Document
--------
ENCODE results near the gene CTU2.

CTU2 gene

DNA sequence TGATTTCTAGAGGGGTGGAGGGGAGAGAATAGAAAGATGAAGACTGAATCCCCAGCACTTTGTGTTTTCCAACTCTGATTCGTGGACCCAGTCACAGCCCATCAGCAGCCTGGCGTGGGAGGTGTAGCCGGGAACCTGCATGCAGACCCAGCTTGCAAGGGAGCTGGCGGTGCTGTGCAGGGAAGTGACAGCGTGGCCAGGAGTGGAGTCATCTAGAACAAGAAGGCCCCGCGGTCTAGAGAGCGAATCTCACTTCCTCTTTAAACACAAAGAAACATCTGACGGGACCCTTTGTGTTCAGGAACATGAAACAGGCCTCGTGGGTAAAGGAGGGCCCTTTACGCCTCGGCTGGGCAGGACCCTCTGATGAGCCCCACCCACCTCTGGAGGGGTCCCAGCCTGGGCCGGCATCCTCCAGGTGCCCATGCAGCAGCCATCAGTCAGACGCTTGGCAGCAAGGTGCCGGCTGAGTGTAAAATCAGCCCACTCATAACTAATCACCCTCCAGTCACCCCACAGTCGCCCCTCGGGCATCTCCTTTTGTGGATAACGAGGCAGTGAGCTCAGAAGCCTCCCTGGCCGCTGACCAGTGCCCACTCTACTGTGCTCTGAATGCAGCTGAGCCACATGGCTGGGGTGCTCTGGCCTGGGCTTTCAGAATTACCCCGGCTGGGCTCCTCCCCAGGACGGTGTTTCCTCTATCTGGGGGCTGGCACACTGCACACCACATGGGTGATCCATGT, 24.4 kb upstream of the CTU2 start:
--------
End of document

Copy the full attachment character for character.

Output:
ENCODE results near the gene CTU2.

CTU2 gene

DNA sequence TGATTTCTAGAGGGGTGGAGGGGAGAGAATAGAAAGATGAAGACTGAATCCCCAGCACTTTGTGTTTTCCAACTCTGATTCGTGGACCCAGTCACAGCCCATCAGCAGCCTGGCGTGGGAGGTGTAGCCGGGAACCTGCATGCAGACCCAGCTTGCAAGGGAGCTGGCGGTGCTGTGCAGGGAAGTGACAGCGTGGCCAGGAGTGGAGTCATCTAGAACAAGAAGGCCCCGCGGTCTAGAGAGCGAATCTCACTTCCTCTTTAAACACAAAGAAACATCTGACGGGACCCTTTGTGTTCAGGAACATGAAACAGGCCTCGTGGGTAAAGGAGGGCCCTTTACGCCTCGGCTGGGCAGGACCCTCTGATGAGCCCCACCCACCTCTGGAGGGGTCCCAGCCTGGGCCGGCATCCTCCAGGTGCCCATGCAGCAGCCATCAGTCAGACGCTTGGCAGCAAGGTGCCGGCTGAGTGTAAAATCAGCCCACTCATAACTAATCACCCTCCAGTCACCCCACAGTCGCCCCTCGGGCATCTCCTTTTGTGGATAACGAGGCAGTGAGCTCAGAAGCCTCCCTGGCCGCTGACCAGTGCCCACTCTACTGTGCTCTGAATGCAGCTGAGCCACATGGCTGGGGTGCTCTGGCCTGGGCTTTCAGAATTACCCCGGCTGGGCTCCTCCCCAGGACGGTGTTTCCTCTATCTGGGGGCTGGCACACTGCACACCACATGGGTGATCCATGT, 24.4 kb upstream of the CTU2 start: